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Smash - Pilot Review

NBC's new musical drama series Smash proves that there really is no biz like show biz.

The network's advertising campaign for the series reads with the tagline: Stars aren't born, they're made. And in this case, these "stars" are made by the top-notch, award-winning creative team behind the series, with Academy Award winning director Steven Spielberg as executive producer and original music composed by Tony Award nominated pair Marc Shaiman and Scott Wittman. But then again, the show itself isn't lacking in star-power either. Academy Award winner Angelica Huston, Emmy nominated actress Debra Messing, Jack Davenport and American Idol runner-up Katharine McPhee are only some of the notable actors in the series. With a team like this, it is no doubt that this series is, well, going to be a smash.

The show follows two composers, Julia Houstin(Messing) and Tom Levitt(Christian Borle) who come with the idea of developing a Broadway musical based on the life of Marilyn Monroe. When the pair enlist ambitious Broadway ensemble actress Ivy Lynn(Megan Hilty) to record a demo track for their new vision, the track goes viral and attracts the attention of a producer(Angelica Huston), and a rude but widely talented director(Jack Davenport). But what the director Derek Wills wants is an icon, not "a trooper" as he says. Not entirely convinced that Ivy is the right girl for the part, auditions are then held to find the female lead for the show...which is where Katharine McPhee steps into the picture. McPhee portrays an aspiring actress who is working as a waitress. Her freshness and innocence is what ultimately intrigues Wills, thus giving the production team not one, but two actresses to choose from for the coveted role of Marilyn Monroe.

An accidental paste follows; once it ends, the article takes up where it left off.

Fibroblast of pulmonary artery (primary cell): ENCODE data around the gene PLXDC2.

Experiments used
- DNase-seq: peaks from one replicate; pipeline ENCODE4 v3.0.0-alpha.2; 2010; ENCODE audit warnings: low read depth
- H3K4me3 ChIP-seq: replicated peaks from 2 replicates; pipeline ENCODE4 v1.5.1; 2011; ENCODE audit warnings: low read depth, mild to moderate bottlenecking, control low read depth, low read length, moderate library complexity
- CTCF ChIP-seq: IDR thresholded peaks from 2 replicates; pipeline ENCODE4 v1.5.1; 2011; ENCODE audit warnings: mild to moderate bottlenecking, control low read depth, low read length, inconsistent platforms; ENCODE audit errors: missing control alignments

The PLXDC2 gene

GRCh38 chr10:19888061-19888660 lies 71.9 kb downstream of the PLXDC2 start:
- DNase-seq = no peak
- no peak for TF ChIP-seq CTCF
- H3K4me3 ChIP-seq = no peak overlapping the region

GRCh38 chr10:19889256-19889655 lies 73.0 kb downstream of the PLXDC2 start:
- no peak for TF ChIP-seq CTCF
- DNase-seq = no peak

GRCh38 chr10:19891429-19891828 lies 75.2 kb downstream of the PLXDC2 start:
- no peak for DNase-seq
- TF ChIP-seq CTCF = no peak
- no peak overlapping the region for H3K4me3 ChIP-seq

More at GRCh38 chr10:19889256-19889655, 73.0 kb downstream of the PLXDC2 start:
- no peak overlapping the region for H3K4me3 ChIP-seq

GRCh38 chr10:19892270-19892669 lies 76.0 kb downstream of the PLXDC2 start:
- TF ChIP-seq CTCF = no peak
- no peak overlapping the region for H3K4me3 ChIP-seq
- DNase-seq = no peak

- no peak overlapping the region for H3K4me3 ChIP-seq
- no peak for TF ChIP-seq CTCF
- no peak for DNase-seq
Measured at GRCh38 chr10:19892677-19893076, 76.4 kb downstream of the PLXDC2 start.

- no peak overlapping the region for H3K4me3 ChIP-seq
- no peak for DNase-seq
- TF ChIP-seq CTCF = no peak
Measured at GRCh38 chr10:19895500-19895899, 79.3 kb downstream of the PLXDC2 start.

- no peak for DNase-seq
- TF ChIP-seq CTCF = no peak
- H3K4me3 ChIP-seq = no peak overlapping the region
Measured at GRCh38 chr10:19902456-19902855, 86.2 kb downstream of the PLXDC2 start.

For those weary of whether or not this series is simply a Glee rehash, fear not—because it isn't. Smash is very much realistic, with the musical numbers implemented in each episode making sense and not simply just having the actors break out into song-and-dance just 'cause they want to. Another differentiation from the FOX phenom is that Smash features original music from Hairspray and more recently Catch Me If You Can composers Marc Shaiman and Scott Wittman, who dish out two catchy showtunes in the pilot episode.

Smash is a series that chronicles the backstage drama and the road to creating a Broadway show, and while it may seem like a series that only theatre gurus would enjoy, it isn't. As actress Megan Hilty brilliantly states, "I liked ER, but that doesn't mean that I wanted to become a doctor." You may not have any pre-existing theatre knowledge, but that does not mean that Smash won't be your cup of tea. The series is filled with your dose of television breakups, hookups and family dilemmas, with as much and if not more delicious storylines than your favorite primetime soaps.

The pilot of Smash is currently available for free for streaming on the NBC website, as well as for download on iTunes and Amazon for those of you who cannot wait. But for those of you who can, the series debuts February 6th, after the second season premiere of The Voice.

"Smash" airs Mondays at 10/9c on NBC.

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